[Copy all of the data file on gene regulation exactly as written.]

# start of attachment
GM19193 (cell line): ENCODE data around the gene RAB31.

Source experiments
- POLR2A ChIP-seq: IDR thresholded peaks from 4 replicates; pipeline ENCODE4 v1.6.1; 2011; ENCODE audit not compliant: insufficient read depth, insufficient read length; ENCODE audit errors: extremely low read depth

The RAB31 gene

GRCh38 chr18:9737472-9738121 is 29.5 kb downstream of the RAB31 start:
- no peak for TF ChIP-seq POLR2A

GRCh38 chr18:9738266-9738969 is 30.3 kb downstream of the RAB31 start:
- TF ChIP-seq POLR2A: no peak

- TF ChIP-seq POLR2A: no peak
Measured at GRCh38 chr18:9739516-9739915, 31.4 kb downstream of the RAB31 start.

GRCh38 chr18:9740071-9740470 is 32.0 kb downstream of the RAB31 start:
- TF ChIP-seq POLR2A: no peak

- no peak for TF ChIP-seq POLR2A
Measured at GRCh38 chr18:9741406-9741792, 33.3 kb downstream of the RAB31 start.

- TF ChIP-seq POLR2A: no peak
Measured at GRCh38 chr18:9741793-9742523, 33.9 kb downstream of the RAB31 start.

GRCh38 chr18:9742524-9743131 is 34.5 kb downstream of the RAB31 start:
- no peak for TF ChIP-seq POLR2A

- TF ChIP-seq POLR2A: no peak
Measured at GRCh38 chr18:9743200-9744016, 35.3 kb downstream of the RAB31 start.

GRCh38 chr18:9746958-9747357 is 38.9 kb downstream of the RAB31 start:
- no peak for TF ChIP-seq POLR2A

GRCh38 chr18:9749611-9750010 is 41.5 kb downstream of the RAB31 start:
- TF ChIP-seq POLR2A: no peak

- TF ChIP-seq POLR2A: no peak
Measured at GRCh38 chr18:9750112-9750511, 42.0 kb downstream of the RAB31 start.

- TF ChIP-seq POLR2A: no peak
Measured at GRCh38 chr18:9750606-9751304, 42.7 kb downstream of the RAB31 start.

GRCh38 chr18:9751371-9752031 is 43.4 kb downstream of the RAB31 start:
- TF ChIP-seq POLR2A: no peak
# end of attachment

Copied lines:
GM19193 (cell line): ENCODE data around the gene RAB31.

Source experiments
- POLR2A ChIP-seq: IDR thresholded peaks from 4 replicates; pipeline ENCODE4 v1.6.1; 2011; ENCODE audit not compliant: insufficient read depth, insufficient read length; ENCODE audit errors: extremely low read depth

The RAB31 gene

GRCh38 chr18:9737472-9738121 is 29.5 kb downstream of the RAB31 start:
- no peak for TF ChIP-seq POLR2A

GRCh38 chr18:9738266-9738969 is 30.3 kb downstream of the RAB31 start:
- TF ChIP-seq POLR2A: no peak

- TF ChIP-seq POLR2A: no peak
Measured at GRCh38 chr18:9739516-9739915, 31.4 kb downstream of the RAB31 start.

GRCh38 chr18:9740071-9740470 is 32.0 kb downstream of the RAB31 start:
- TF ChIP-seq POLR2A: no peak

- no peak for TF ChIP-seq POLR2A
Measured at GRCh38 chr18:9741406-9741792, 33.3 kb downstream of the RAB31 start.

- TF ChIP-seq POLR2A: no peak
Measured at GRCh38 chr18:9741793-9742523, 33.9 kb downstream of the RAB31 start.

GRCh38 chr18:9742524-9743131 is 34.5 kb downstream of the RAB31 start:
- no peak for TF ChIP-seq POLR2A

- TF ChIP-seq POLR2A: no peak
Measured at GRCh38 chr18:9743200-9744016, 35.3 kb downstream of the RAB31 start.

GRCh38 chr18:9746958-9747357 is 38.9 kb downstream of the RAB31 start:
- no peak for TF ChIP-seq POLR2A

GRCh38 chr18:9749611-9750010 is 41.5 kb downstream of the RAB31 start:
- TF ChIP-seq POLR2A: no peak

- TF ChIP-seq POLR2A: no peak
Measured at GRCh38 chr18:9750112-9750511, 42.0 kb downstream of the RAB31 start.

- TF ChIP-seq POLR2A: no peak
Measured at GRCh38 chr18:9750606-9751304, 42.7 kb downstream of the RAB31 start.

GRCh38 chr18:9751371-9752031 is 43.4 kb downstream of the RAB31 start:
- TF ChIP-seq POLR2A: no peak